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 (dī-ə-nĭsh′ē-əs, -nĭsh′əs, -nī′sē-əs) Known as "the Elder." 430?-367 bc.
Tyrant of Syracuse (405-367) noted for his campaigns against the Carthaginians in Sicily. His son Dionysius (395?-343?), known as "the Younger," succeeded him as tyrant in 367 and was exiled in 343 for his despotic rule.


(Biography) called the Elder. ?430–367 bc, tyrant of Syracuse (405–367), noted for his successful campaigns against Carthage and S Italy


(ˌdaɪ əˈnɪʃ i əs, -ˈnɪs-, -ˈnɪʃ əs, -ˈnaɪ si əs)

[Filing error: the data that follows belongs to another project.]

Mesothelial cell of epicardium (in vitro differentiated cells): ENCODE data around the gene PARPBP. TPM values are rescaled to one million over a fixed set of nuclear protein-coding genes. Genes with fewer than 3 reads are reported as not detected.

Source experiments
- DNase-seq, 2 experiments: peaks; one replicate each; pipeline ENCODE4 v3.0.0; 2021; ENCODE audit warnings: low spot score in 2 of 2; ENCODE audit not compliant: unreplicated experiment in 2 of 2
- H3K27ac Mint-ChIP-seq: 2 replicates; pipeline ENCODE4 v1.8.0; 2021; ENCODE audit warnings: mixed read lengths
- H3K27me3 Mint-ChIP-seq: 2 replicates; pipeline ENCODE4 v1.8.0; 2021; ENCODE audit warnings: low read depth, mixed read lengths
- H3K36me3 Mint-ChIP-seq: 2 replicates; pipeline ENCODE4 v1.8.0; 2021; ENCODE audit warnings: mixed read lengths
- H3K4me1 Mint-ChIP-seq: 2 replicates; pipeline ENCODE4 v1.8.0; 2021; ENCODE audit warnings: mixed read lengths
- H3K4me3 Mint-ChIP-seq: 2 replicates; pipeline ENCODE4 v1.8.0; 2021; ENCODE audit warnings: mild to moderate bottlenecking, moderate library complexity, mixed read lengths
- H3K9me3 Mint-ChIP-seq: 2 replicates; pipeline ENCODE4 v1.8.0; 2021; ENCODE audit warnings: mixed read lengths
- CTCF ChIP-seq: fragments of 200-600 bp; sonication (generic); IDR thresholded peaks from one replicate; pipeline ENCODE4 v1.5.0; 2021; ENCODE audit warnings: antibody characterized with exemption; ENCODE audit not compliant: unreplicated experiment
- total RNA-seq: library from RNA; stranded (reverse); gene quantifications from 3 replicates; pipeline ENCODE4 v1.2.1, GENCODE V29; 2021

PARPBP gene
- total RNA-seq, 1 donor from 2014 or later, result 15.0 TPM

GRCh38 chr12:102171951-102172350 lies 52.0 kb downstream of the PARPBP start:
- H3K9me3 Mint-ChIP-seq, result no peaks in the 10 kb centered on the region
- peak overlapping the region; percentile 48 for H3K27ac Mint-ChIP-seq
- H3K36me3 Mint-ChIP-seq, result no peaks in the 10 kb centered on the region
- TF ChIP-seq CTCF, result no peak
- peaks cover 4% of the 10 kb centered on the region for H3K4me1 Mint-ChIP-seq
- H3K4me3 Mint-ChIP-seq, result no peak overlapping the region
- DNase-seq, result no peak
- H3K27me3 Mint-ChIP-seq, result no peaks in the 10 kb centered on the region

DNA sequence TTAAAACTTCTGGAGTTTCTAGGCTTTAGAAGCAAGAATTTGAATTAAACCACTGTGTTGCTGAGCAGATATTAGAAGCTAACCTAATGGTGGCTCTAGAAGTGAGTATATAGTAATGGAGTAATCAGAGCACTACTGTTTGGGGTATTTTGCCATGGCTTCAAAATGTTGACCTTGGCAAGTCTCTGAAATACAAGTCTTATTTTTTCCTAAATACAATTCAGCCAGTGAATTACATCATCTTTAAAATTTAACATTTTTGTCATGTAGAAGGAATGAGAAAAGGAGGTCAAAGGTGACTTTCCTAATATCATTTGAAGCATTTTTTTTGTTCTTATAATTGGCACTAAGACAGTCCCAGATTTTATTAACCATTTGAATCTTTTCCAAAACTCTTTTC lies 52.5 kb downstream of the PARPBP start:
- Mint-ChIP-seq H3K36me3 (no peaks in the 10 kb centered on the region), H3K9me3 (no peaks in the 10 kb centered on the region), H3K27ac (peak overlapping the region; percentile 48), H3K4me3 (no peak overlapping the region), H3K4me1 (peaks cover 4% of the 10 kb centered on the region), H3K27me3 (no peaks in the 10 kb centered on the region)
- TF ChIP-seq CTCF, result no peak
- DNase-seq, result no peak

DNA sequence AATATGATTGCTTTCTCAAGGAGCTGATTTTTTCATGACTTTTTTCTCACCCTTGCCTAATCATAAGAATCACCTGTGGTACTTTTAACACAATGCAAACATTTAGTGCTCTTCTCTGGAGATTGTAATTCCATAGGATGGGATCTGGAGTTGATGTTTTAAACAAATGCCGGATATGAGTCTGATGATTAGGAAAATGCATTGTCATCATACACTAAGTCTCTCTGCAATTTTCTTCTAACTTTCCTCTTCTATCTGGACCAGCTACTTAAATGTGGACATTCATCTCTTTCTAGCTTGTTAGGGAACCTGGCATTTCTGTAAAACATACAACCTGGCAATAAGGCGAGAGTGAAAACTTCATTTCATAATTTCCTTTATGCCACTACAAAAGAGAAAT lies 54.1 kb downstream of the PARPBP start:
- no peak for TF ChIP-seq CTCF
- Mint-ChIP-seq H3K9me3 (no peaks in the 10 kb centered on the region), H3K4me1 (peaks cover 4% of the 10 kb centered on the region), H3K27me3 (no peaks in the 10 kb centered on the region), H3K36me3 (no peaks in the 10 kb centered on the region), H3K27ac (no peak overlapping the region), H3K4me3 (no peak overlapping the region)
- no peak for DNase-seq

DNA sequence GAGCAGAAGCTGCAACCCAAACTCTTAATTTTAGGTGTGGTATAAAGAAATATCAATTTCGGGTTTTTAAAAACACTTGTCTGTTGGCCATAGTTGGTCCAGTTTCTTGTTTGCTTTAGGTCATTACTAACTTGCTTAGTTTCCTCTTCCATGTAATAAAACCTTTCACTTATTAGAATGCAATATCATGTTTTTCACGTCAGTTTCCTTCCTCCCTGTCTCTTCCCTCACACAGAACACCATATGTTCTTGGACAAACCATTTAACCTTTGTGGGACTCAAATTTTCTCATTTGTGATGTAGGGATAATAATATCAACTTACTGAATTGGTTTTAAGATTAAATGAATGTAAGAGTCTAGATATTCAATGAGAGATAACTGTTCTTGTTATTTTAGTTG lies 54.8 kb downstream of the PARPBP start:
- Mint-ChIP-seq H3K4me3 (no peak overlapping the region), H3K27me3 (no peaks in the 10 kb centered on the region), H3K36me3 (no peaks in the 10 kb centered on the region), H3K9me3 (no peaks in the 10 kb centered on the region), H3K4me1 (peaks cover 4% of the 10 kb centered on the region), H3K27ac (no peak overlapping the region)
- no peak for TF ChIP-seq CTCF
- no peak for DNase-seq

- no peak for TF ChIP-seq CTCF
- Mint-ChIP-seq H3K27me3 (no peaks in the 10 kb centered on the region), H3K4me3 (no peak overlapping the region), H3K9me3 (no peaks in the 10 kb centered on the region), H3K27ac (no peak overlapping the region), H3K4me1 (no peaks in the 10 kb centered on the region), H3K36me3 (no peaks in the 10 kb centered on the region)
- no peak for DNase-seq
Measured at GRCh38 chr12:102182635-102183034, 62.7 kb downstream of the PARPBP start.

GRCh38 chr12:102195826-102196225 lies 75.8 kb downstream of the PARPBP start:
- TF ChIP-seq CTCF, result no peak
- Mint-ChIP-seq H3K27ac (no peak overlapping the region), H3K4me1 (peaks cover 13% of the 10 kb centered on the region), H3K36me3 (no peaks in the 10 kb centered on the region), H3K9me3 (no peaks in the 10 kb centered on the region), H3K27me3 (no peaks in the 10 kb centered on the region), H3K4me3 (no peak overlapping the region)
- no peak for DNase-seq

1. ( “the Elder” ), 431?–367 B.C., Greek soldier: tyrant of Syracuse 405–367.
2. Saint, died A.D. 268, pope 259–268.
ThesaurusAntonymsRelated WordsSynonymsLegend:
Noun1.Dionysius - the tyrant of Syracuse who fought the Carthaginians (430-367 BC)Dionysius - the tyrant of Syracuse who fought the Carthaginians (430-367 BC)


[ˌdaɪəˈnɪsɪəs] NDionisio
References in periodicals archive ?
On the death of Dionysius I in 367 Plato went to Syracuse at the request of Dion to be the tutor for Dionysius II, but the plan to educate a constitutional king failed, and Plato returned to the Academy.
While it is fairly clear to see Eriugena's use of Dionysius, Hugh's relationship to Dionysius is a bit more difficult to articulate, as he does not seem to use Dionysius in his overall corpus.
If you look carefully you will notice something else: Dionysius is enveloped by a halo of intermediate-brightness material.
This is why Dionysius is the authority to be followed on this matter.